ITV plans to increase its drama output in 2013, and is inviting producers to come forward with fresh ideas and proposals.
There will be an extra 40 hours of new drama in the 2013 schedule, the equivalent of six to seven new drama series, likely to run at 9pm or 8pm, and representing an additional investment estimated at around £28 million.
ITV director of drama, Laura Mackie, said: “We have a hunger for new stuff. We still have lots of slots to fill in autumn 2012, and in 2013 the hours for drama will go up further. It is great news for the creative community”.
The renewed confidence in original drama, a sharp contrast to the bleak budget cuts of 2009, arises from the success of Downton Abbey, the strong ratings performance from dramas launched during 2011, and the fact that there are no major sports events on ITV planned for 2013. ITV is also anxious to counteract its dependence on The X Factor and Britain’s Got Talent, while cheaper factual programmes at 9pm have not enjoyed the same success as popular drama series with well-known stars.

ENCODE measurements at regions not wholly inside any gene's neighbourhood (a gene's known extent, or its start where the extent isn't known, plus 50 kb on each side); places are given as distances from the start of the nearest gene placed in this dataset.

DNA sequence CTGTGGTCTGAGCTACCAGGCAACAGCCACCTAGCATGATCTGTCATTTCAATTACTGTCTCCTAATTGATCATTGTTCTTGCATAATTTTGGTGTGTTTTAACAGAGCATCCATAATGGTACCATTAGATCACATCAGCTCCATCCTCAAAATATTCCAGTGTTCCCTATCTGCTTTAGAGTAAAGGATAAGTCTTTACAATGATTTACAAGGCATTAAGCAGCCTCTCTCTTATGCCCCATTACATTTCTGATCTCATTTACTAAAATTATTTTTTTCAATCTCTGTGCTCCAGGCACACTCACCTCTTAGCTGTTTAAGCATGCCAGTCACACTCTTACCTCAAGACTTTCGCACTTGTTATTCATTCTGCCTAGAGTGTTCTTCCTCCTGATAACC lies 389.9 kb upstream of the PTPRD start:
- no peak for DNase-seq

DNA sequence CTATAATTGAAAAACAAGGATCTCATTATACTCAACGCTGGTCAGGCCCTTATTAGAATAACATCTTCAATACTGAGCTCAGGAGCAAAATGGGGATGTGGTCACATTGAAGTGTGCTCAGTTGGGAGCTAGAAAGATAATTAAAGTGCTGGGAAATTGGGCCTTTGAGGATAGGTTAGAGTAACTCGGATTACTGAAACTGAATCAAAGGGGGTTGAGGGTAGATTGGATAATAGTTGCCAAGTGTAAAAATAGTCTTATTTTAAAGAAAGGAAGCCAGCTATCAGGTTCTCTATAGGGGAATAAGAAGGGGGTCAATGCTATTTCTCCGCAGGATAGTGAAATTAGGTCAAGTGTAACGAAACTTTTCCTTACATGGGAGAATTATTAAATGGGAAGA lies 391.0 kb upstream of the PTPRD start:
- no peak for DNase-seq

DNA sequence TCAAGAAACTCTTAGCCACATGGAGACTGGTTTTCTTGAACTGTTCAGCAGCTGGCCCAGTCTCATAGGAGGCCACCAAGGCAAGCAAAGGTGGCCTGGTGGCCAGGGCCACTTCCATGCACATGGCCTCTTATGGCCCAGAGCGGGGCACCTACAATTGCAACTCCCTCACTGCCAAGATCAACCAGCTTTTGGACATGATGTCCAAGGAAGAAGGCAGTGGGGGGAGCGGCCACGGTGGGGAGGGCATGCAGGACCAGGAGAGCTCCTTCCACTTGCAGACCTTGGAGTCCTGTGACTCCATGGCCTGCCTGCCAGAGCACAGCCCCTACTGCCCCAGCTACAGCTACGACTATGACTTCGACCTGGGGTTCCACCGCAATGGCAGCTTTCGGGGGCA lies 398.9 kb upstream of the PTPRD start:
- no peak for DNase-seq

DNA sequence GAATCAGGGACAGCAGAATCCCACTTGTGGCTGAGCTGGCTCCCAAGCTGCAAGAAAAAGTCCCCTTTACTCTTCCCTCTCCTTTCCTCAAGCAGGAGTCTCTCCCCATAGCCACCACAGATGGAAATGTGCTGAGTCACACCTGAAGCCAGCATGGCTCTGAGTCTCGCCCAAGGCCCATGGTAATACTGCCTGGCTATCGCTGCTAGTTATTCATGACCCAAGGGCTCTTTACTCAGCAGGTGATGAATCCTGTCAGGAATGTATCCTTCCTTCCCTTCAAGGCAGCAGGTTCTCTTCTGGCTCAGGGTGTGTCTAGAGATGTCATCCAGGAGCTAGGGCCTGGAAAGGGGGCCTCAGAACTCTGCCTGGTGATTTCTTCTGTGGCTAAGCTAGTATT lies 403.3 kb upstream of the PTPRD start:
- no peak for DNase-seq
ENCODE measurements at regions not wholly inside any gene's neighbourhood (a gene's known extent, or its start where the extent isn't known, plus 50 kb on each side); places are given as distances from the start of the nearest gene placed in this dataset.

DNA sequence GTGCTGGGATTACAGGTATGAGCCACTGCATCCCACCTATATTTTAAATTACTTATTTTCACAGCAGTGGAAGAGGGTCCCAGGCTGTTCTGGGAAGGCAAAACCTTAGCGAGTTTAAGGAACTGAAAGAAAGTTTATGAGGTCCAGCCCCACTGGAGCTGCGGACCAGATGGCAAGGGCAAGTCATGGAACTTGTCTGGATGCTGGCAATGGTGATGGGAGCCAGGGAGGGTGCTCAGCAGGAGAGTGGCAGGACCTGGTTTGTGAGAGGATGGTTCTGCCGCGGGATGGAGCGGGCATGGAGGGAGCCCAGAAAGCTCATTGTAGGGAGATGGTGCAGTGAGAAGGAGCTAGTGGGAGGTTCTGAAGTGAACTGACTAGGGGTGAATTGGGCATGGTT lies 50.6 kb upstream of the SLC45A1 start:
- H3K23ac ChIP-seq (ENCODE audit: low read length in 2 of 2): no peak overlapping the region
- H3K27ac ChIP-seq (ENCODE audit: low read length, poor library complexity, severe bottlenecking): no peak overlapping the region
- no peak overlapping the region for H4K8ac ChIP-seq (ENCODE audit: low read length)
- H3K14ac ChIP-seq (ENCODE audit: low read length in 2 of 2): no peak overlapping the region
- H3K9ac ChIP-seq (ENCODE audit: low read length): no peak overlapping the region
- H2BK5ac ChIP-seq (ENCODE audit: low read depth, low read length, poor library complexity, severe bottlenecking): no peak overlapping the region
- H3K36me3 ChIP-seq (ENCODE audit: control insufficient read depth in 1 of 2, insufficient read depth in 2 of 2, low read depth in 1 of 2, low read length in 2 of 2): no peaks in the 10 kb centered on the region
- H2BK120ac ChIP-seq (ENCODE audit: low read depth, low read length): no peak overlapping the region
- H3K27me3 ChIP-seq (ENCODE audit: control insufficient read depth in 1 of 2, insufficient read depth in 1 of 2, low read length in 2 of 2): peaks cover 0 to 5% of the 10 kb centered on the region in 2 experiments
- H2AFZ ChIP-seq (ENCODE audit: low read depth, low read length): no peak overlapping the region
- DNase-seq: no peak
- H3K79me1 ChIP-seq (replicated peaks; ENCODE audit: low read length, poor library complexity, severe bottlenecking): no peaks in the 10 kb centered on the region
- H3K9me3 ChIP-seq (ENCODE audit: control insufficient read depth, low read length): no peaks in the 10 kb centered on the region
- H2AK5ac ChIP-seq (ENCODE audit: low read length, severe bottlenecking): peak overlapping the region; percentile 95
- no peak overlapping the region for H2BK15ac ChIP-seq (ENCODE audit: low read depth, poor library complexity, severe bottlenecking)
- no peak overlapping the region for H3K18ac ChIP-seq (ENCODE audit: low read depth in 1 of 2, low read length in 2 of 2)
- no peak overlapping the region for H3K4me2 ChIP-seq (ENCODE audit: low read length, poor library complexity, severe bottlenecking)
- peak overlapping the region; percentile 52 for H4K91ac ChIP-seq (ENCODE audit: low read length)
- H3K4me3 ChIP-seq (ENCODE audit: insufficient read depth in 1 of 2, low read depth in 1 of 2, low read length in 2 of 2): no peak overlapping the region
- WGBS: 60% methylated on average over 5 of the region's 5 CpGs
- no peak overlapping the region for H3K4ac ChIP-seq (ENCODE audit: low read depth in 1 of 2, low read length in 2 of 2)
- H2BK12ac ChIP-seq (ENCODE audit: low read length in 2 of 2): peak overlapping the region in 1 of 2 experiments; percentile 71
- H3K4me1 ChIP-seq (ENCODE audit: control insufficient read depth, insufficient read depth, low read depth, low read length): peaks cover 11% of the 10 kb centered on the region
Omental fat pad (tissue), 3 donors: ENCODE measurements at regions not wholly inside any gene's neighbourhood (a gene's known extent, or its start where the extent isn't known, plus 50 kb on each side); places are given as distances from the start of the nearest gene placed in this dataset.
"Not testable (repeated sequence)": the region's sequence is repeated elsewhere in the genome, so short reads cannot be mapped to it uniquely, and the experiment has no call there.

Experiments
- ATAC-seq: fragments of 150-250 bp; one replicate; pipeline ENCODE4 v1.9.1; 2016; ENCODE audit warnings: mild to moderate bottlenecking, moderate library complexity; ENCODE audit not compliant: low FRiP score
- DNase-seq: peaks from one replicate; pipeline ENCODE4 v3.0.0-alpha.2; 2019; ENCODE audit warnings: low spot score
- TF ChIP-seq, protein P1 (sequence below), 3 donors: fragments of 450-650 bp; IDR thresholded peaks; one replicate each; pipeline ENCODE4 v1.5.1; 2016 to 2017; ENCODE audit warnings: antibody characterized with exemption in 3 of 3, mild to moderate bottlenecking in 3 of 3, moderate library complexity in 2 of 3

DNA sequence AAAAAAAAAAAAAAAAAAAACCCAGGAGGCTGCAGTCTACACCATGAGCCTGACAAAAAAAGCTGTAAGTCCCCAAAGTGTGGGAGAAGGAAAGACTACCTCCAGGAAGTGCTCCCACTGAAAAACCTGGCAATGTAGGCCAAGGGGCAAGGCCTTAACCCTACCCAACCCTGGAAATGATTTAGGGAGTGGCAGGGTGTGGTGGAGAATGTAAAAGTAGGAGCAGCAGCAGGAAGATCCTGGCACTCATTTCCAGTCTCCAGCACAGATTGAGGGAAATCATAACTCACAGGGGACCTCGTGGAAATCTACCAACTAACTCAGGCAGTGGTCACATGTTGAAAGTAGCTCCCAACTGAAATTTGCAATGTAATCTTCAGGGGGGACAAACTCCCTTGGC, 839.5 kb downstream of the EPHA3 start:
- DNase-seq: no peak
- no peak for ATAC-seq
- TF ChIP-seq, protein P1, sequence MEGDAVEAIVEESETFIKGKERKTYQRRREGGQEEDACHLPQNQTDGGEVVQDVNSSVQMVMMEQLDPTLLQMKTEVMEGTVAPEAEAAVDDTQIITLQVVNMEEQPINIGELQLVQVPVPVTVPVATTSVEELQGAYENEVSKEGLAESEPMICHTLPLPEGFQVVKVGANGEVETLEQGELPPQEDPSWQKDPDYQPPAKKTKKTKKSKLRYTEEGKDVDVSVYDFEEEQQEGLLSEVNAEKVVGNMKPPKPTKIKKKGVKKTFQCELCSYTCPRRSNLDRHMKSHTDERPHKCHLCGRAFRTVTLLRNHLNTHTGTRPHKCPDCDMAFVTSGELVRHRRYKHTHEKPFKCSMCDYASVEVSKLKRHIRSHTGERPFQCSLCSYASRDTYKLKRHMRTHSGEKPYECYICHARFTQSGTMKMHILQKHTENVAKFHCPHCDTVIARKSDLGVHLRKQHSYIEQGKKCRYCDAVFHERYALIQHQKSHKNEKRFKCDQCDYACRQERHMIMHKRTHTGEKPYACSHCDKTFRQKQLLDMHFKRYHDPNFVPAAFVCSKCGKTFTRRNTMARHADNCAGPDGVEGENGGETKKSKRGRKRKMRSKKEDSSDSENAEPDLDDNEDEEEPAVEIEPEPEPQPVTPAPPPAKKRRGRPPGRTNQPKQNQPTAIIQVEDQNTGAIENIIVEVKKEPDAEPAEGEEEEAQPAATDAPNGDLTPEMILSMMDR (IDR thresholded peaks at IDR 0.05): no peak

Mackie said she was especially interested in adding variety to a schedule arguably too skewed towards crime and detectives, with new dramas focusing on female relationships, in the mould of past successes at the BBC and ITV.
She cited Cutting It, Footballers’ Wives, Life Begins, Mistresses and the comedy At Home with the Braithwaites as the type of drama missing from ITV.
“I really am keen though to stress that we don’t rule anything out. When Julian [Fellowes] pitched Downton Abbey, we were not looking for period drama,” she said.
As an example, Mackie pointed to the recent commission of a six-part series, Eternal Law, now in production, about an angel disguised as a human, who arrives to lend a helping hand to a community in York. It is devised by Ashley Pharoah and Matthew Graham, the team behind Ashes to Ashes, and stars Samuel West.
Another area she is interested in is pre-watershed dramas at 8pm, despite the ending of The Bill, Heartbeat and The Royal.